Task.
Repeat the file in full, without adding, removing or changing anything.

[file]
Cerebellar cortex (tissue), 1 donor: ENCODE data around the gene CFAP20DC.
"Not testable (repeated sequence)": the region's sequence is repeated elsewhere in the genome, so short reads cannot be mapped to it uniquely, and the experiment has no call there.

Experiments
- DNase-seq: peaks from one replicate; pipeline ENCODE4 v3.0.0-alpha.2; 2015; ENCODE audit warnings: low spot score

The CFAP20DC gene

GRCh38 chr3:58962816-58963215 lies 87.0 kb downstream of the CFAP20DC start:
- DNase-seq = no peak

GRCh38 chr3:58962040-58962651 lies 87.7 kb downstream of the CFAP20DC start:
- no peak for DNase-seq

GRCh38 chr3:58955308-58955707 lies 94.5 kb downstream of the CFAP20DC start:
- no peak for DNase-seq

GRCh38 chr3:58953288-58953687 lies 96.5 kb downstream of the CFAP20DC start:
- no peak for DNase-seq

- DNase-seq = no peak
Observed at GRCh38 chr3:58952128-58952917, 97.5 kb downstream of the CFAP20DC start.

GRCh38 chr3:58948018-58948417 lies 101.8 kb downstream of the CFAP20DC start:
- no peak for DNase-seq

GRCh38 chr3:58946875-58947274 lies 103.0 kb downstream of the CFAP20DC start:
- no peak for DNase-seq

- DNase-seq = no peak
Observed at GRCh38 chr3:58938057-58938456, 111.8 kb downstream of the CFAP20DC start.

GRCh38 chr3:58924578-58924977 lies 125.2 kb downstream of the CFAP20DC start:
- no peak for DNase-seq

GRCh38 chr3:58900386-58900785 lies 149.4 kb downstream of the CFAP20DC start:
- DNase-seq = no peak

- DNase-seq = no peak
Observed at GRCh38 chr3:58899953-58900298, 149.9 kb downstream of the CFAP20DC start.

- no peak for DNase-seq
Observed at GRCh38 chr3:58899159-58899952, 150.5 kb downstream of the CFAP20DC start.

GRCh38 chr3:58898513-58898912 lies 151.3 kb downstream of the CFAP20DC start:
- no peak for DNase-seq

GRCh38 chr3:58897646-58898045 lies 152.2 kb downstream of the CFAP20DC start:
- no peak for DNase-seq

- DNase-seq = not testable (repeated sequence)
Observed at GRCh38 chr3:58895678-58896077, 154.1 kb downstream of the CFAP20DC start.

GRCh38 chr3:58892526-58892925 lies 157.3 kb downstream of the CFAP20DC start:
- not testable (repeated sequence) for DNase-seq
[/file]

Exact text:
Cerebellar cortex (tissue), 1 donor: ENCODE data around the gene CFAP20DC.
"Not testable (repeated sequence)": the region's sequence is repeated elsewhere in the genome, so short reads cannot be mapped to it uniquely, and the experiment has no call there.

Experiments
- DNase-seq: peaks from one replicate; pipeline ENCODE4 v3.0.0-alpha.2; 2015; ENCODE audit warnings: low spot score

The CFAP20DC gene

GRCh38 chr3:58962816-58963215 lies 87.0 kb downstream of the CFAP20DC start:
- DNase-seq = no peak

GRCh38 chr3:58962040-58962651 lies 87.7 kb downstream of the CFAP20DC start:
- no peak for DNase-seq

GRCh38 chr3:58955308-58955707 lies 94.5 kb downstream of the CFAP20DC start:
- no peak for DNase-seq

GRCh38 chr3:58953288-58953687 lies 96.5 kb downstream of the CFAP20DC start:
- no peak for DNase-seq

- DNase-seq = no peak
Observed at GRCh38 chr3:58952128-58952917, 97.5 kb downstream of the CFAP20DC start.

GRCh38 chr3:58948018-58948417 lies 101.8 kb downstream of the CFAP20DC start:
- no peak for DNase-seq

GRCh38 chr3:58946875-58947274 lies 103.0 kb downstream of the CFAP20DC start:
- no peak for DNase-seq

- DNase-seq = no peak
Observed at GRCh38 chr3:58938057-58938456, 111.8 kb downstream of the CFAP20DC start.

GRCh38 chr3:58924578-58924977 lies 125.2 kb downstream of the CFAP20DC start:
- no peak for DNase-seq

GRCh38 chr3:58900386-58900785 lies 149.4 kb downstream of the CFAP20DC start:
- DNase-seq = no peak

- DNase-seq = no peak
Observed at GRCh38 chr3:58899953-58900298, 149.9 kb downstream of the CFAP20DC start.

- no peak for DNase-seq
Observed at GRCh38 chr3:58899159-58899952, 150.5 kb downstream of the CFAP20DC start.

GRCh38 chr3:58898513-58898912 lies 151.3 kb downstream of the CFAP20DC start:
- no peak for DNase-seq

GRCh38 chr3:58897646-58898045 lies 152.2 kb downstream of the CFAP20DC start:
- no peak for DNase-seq

- DNase-seq = not testable (repeated sequence)
Observed at GRCh38 chr3:58895678-58896077, 154.1 kb downstream of the CFAP20DC start.

GRCh38 chr3:58892526-58892925 lies 157.3 kb downstream of the CFAP20DC start:
- not testable (repeated sequence) for DNase-seq